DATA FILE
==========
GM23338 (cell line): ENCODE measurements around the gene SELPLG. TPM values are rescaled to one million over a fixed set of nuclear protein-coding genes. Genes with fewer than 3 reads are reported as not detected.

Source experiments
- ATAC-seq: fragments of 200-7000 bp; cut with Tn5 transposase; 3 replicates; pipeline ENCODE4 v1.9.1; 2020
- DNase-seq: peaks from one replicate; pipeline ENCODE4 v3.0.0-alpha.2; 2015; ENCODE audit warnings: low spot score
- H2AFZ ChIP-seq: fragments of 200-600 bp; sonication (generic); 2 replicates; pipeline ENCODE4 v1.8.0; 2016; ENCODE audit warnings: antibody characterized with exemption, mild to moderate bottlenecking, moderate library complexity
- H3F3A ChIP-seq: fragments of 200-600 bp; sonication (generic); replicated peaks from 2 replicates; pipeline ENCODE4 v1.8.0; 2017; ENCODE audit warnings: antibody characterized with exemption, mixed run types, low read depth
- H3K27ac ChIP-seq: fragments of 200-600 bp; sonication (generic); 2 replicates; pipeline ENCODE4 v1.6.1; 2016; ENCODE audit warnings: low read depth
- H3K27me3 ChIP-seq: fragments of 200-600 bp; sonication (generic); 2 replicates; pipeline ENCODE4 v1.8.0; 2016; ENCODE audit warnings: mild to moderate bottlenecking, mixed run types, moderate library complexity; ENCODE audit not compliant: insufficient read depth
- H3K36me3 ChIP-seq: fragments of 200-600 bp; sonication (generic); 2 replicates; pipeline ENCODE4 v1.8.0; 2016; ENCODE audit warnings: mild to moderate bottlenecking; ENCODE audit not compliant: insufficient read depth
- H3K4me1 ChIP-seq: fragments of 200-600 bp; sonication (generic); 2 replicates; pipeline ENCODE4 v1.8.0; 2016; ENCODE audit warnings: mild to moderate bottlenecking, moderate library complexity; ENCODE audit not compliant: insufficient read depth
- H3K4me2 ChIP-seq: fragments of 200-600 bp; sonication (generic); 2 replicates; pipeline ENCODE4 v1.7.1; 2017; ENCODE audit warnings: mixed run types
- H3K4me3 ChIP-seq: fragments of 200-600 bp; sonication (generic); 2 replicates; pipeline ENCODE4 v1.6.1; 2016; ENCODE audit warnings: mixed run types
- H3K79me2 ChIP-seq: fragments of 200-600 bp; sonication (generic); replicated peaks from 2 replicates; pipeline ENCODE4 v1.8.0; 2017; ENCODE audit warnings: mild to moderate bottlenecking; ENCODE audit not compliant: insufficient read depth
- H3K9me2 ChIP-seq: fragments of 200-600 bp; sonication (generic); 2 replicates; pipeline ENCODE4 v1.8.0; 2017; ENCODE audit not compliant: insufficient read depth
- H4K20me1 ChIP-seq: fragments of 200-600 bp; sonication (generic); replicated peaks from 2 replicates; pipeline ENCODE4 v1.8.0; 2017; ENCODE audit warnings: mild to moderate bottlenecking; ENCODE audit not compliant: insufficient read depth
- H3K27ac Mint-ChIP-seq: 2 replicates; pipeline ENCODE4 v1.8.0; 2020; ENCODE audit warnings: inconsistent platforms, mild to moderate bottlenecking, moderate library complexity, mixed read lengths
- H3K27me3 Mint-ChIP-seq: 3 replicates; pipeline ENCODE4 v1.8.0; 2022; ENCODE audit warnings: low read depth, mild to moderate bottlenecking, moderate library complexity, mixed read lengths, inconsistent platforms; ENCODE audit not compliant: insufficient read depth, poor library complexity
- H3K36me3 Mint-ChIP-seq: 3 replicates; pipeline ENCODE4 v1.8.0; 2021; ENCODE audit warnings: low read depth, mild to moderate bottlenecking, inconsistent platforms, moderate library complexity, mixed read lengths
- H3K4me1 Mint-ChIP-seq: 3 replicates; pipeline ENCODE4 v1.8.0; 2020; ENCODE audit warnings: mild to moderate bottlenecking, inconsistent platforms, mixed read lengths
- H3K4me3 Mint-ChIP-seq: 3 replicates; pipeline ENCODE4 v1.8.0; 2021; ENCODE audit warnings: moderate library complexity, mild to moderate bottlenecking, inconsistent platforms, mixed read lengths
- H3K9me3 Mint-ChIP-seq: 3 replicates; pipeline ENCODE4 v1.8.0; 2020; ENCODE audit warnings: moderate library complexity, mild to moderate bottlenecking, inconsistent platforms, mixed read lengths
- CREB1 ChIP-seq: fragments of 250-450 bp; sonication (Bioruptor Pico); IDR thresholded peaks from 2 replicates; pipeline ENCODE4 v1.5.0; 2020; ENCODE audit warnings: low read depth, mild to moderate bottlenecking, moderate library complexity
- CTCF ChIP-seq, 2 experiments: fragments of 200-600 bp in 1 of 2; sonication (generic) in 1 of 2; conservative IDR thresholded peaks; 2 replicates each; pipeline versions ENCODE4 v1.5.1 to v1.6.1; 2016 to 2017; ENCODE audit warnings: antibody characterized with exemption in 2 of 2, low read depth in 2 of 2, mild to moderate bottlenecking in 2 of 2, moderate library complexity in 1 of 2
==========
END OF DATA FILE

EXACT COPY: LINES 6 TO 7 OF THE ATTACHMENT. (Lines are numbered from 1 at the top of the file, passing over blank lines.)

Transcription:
- H3F3A ChIP-seq: fragments of 200-600 bp; sonication (generic); replicated peaks from 2 replicates; pipeline ENCODE4 v1.8.0; 2017; ENCODE audit warnings: antibody characterized with exemption, mixed run types, low read depth
- H3K27ac ChIP-seq: fragments of 200-600 bp; sonication (generic); 2 replicates; pipeline ENCODE4 v1.6.1; 2016; ENCODE audit warnings: low read depth